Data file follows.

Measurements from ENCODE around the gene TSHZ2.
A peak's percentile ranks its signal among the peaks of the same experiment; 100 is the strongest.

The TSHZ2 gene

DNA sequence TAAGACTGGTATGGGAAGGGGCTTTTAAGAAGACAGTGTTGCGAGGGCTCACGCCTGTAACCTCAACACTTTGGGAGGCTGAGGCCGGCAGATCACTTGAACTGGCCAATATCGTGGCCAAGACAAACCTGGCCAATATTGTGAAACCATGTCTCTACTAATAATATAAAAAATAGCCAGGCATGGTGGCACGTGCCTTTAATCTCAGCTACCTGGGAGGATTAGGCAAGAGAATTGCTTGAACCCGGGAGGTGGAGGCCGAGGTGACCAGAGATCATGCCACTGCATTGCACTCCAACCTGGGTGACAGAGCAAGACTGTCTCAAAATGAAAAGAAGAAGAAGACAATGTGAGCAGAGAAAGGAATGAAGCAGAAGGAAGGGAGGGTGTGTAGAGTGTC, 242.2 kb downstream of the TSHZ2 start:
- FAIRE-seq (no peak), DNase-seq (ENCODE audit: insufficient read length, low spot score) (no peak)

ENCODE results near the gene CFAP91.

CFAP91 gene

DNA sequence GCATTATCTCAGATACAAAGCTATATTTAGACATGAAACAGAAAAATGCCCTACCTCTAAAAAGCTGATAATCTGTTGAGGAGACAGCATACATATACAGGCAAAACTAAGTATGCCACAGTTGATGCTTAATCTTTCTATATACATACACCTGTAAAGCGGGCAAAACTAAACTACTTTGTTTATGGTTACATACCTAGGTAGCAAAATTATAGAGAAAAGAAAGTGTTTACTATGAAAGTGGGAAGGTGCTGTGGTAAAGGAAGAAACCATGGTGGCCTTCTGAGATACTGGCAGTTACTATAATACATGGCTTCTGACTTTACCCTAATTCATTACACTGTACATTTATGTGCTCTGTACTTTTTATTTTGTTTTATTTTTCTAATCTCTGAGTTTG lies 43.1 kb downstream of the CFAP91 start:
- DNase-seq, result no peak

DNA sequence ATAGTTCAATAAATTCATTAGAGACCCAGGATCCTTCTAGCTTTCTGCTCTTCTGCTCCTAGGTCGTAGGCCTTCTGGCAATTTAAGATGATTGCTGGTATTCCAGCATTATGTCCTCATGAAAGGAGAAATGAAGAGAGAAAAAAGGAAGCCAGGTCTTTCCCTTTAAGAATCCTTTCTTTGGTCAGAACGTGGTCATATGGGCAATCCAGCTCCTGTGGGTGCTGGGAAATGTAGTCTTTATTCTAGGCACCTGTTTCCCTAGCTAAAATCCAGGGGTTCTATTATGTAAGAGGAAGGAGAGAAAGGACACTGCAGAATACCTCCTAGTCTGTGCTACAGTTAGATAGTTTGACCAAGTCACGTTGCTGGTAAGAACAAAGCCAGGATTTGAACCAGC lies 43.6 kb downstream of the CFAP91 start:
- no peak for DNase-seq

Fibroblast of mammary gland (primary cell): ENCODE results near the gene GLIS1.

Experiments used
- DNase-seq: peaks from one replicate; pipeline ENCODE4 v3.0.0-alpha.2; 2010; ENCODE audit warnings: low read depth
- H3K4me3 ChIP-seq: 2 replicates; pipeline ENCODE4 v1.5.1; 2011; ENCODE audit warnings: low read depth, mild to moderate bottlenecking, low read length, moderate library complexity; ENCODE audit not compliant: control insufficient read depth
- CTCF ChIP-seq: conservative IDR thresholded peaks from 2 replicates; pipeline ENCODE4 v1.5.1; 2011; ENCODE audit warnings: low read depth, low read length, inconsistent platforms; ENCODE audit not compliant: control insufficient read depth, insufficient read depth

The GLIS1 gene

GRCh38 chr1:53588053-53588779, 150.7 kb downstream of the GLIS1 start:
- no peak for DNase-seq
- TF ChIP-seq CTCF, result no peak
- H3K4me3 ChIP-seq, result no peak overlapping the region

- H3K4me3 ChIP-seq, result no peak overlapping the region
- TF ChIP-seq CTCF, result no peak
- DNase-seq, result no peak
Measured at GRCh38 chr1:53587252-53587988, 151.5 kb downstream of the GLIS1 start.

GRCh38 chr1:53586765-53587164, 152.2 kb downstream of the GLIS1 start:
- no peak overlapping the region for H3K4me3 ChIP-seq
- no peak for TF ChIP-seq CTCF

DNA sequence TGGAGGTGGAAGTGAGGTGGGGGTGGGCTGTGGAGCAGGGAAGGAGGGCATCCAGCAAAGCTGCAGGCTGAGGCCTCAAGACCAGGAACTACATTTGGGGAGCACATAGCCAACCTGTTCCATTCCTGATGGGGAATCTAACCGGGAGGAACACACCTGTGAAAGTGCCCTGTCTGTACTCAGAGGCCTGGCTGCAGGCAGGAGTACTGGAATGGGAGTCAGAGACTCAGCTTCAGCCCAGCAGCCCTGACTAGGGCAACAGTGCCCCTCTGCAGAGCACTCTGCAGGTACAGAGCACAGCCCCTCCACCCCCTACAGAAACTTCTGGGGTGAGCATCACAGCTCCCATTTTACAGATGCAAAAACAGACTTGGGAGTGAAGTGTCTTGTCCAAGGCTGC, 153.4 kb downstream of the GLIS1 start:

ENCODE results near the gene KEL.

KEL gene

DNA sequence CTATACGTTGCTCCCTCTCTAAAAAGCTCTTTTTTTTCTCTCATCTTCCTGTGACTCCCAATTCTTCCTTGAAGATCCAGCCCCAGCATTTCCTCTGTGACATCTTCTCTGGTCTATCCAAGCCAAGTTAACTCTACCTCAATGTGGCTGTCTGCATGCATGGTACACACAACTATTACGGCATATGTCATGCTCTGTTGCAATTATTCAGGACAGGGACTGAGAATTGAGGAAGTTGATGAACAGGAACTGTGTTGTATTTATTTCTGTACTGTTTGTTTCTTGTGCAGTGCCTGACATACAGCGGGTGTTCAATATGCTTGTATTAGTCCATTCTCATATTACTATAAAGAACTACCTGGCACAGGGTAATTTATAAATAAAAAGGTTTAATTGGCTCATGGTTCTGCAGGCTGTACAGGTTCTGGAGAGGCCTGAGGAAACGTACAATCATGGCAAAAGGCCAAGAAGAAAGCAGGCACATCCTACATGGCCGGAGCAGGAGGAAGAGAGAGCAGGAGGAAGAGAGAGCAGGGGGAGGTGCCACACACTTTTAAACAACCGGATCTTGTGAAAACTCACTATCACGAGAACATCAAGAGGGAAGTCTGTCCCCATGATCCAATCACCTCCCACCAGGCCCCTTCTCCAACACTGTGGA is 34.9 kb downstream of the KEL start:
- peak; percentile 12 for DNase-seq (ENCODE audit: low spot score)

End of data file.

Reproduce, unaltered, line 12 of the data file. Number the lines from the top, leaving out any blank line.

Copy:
Fibroblast of mammary gland (primary cell): ENCODE results near the gene GLIS1.